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Smacking Review No Measure

Smacking Review No Measure

www.thefamilyparty.org.nz

The Family Party says a review depicting low numbers of smacking related incidents over three months since the anti-smacking law came into affect is not necessarily a measure of the impact the controvercial law is having on New Zealand families.

The three-month review found police issued nine warnings to parents who have smacked their kids after attending 15 cases of reported smacking. The 15 cases were determined not to be in the public interest to prosecute and warnings were given out in nine cases. Two cases were referred to family violence coordinators, four were referred to Child, Youth and Family, three were referred to inter-agency case management meetings and one was referred to Family Works for family support.

Family Party leader Richard Lewis says while reported incidents don’t appear to be high, there is a genuine sense of concern amongst parents who fear unwarranted state intervention if they smack their children in circumstances that would have formerly been considered reasonable and acceptable.

“Based on this report, there are a number of families now experiencing different levels of state intervention because they have come to the attention of the police. What the report wont show is the general sense of disempowerment and vulnerability that many parents are feeling in their homes. What’s worse is that there is no longer a ‘last line of defence’ for responsible parents facing allegations of assault in the home. The irony is, section 59 would not have protected individuals who have used excessive force. The difference is police have become judge and jury, which is not fair on them and is not necessarily comforting for parents,” says Mr Lewis.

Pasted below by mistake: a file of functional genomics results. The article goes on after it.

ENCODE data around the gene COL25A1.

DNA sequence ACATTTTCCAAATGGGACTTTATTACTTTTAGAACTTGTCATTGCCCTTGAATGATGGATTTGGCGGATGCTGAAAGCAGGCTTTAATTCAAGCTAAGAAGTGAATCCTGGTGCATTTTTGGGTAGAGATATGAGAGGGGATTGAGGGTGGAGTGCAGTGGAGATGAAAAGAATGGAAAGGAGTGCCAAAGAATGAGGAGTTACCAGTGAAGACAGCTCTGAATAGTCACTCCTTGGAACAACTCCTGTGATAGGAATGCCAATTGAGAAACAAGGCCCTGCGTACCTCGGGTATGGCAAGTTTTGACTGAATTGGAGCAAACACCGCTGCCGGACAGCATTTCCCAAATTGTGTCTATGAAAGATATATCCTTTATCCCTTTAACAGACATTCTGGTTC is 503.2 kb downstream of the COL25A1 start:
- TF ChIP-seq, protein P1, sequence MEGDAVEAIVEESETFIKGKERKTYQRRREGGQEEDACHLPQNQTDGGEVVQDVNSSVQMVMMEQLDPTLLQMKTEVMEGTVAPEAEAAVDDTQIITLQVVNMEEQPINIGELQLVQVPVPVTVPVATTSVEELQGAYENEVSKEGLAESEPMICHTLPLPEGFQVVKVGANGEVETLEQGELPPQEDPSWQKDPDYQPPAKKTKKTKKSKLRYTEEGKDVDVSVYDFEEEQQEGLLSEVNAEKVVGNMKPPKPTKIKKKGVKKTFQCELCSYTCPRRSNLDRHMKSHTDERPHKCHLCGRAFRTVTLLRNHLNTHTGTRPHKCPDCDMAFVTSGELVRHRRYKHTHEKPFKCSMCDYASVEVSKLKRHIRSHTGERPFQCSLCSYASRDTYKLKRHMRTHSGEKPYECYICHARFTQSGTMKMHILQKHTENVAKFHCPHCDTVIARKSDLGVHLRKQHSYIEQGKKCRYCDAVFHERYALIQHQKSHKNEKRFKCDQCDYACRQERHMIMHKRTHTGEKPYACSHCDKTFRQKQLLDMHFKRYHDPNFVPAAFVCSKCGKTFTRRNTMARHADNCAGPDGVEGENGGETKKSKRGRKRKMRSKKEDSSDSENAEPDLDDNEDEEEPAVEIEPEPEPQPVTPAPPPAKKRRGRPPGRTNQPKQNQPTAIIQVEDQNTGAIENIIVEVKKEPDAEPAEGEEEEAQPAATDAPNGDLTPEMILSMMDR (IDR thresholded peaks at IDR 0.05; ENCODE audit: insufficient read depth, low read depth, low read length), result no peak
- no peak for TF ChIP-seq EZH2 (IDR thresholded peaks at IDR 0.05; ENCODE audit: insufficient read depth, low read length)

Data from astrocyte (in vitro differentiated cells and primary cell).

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He says that those parents who had been warned would likely face prosecution if they came to the attention of the police again under similar circumstances. He also referred to a recent survey that revealed three-quarters of parents smacked; meaning the future risk of a parent being unfairly incriminated was high (Christchurch Health and Development Study).

“Despite the outcome of this review, the principle remains that the overwhelming majority of kiwi parents opposed the section 59 amendment but it was rammed through anyway, in a manner that has come to characterise this government. So any reports to justify their heavy-handed approach to New Zealand families are hardly going to be taken seriously,” he added.

ENDS

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